The length of string sensed by the pickup contributes strongly to its tonal quality of the pickup. This "window" through which the pickup "looks" at the string ripples is called the "aperture" of the pickup.
Narrow aperture pickups (single coil) sense the shuttling string ripples most accurately and yield more clearly defined sound. Wide aperture pickups ("humbuckers") sense the ripples at a different time at each pole tip. The combination of both signals can diminish or even cancel some of the upper harmonics while enhancing the lower harmonics of the note. This effect produces the mellower tonality of humbuckers. When the separation between sensing coils is wide enough (like in a Strat in the intermediate switch positions) the cancellations between pulses from the same ripple can be clearly heard as “out-of-phase" sounds.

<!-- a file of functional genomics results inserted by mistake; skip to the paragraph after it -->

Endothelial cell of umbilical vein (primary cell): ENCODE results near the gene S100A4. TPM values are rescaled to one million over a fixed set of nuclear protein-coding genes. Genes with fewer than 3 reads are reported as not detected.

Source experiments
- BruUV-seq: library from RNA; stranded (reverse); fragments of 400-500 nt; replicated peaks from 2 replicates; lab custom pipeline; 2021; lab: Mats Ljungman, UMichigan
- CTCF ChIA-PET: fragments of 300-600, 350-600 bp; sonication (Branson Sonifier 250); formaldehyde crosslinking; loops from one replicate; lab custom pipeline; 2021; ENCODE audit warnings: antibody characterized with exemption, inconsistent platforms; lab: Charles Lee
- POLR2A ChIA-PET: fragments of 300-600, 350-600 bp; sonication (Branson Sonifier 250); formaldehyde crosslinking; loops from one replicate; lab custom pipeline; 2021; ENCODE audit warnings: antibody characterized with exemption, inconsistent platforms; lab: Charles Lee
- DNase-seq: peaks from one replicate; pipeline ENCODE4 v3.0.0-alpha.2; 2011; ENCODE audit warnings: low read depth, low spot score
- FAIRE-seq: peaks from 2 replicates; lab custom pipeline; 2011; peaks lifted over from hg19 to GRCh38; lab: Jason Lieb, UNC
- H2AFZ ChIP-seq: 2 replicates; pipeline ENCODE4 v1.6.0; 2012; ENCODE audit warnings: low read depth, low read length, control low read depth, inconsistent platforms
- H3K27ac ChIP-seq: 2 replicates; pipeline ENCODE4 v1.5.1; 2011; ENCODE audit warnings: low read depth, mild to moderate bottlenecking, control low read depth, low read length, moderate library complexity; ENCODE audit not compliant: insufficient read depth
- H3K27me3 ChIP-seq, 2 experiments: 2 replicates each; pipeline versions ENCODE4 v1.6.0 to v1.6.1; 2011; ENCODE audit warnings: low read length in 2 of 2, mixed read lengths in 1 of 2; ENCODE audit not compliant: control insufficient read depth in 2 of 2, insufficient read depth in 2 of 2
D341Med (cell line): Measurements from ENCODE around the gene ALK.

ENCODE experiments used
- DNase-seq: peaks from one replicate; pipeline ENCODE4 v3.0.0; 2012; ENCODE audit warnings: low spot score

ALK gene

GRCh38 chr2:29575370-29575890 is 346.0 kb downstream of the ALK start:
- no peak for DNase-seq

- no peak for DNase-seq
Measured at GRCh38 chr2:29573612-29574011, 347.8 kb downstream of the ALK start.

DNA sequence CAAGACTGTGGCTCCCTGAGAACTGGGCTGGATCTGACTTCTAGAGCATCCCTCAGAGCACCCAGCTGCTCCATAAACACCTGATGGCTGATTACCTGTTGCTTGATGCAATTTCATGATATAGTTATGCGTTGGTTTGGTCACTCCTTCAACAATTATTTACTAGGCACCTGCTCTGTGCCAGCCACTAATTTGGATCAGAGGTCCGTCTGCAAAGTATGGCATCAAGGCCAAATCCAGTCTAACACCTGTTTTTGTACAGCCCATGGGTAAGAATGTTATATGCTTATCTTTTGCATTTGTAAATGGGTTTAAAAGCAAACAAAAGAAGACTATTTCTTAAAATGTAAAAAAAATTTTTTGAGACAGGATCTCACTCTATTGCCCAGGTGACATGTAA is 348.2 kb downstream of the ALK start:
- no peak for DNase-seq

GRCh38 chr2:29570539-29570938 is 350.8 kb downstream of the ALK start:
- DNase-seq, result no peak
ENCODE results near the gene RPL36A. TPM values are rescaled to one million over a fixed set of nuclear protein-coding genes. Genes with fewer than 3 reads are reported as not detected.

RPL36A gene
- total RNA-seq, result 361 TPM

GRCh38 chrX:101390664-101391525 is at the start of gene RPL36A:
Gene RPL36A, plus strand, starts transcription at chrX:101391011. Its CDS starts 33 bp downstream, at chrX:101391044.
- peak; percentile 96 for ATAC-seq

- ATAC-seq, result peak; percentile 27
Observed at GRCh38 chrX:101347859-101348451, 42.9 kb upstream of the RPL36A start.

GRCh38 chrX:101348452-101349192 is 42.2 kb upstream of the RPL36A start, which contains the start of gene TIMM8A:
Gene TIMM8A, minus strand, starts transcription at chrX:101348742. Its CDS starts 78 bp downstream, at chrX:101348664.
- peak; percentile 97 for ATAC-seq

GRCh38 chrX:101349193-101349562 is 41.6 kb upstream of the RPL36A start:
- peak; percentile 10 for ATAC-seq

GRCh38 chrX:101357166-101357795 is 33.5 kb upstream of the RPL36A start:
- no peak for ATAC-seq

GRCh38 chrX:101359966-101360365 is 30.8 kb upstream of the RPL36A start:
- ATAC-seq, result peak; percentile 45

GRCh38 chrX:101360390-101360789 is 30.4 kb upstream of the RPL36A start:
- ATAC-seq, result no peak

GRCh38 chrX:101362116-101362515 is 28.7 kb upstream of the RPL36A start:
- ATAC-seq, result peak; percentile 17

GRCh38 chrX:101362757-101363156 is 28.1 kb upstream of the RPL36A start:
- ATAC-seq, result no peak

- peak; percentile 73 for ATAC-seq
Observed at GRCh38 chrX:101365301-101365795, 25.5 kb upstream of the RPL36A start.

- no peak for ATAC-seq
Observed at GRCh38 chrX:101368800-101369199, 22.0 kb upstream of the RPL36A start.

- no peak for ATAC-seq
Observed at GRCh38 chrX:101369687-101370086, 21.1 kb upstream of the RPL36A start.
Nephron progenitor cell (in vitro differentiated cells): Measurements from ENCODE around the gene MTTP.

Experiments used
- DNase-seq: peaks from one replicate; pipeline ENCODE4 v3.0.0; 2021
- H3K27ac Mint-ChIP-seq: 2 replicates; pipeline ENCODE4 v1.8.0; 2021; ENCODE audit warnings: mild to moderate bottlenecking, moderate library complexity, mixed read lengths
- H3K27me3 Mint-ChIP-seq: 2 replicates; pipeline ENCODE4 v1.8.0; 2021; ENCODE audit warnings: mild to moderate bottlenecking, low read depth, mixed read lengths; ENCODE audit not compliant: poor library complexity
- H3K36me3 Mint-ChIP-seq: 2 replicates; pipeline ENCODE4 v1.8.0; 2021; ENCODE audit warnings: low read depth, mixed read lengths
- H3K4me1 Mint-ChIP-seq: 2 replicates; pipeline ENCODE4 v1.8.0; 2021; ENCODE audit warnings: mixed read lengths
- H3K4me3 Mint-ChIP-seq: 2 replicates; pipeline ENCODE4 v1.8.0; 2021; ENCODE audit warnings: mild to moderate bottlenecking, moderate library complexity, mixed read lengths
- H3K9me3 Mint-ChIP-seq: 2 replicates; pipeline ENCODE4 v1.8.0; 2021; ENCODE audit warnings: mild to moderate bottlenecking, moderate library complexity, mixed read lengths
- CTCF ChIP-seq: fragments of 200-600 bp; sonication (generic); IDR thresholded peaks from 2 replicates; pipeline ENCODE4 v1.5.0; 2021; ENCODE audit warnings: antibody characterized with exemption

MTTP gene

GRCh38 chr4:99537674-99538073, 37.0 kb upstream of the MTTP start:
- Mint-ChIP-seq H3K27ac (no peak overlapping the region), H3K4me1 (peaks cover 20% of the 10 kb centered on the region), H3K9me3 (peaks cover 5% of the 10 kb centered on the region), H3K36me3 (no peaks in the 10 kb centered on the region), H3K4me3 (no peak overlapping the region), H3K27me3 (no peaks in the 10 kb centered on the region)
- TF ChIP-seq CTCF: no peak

Pickups coils are real inductors with resonant peaks usually in the audio range. Their impedance rises from the DC resistance value to a maximum (at the resonance) of several hundred thousand ohms at several kilohertz and drops again at higher frequencies. The inductance of the coil must be measured at frequencies well below the resonance to avoid the effects of coil capacitance. The value of the winding capacitance labeled C in the figure below and the high frequency losses to magnets, core materials, shielding and other things near the coil (AC resistance) cannot be measured directly but can be implied from the impedance curve.
The frequency and Q of the resonant peak are the major features of the pickup response curve. The Q value of the pickup is the width of its response curve 3dB below the maximum divided into its resonant frequency. The higher the Q value the narrower and taller the resonant peak. The Strat features a treble peak at the coil resonance. In the 1C that peak has been damped out the response covers a wider frequency range.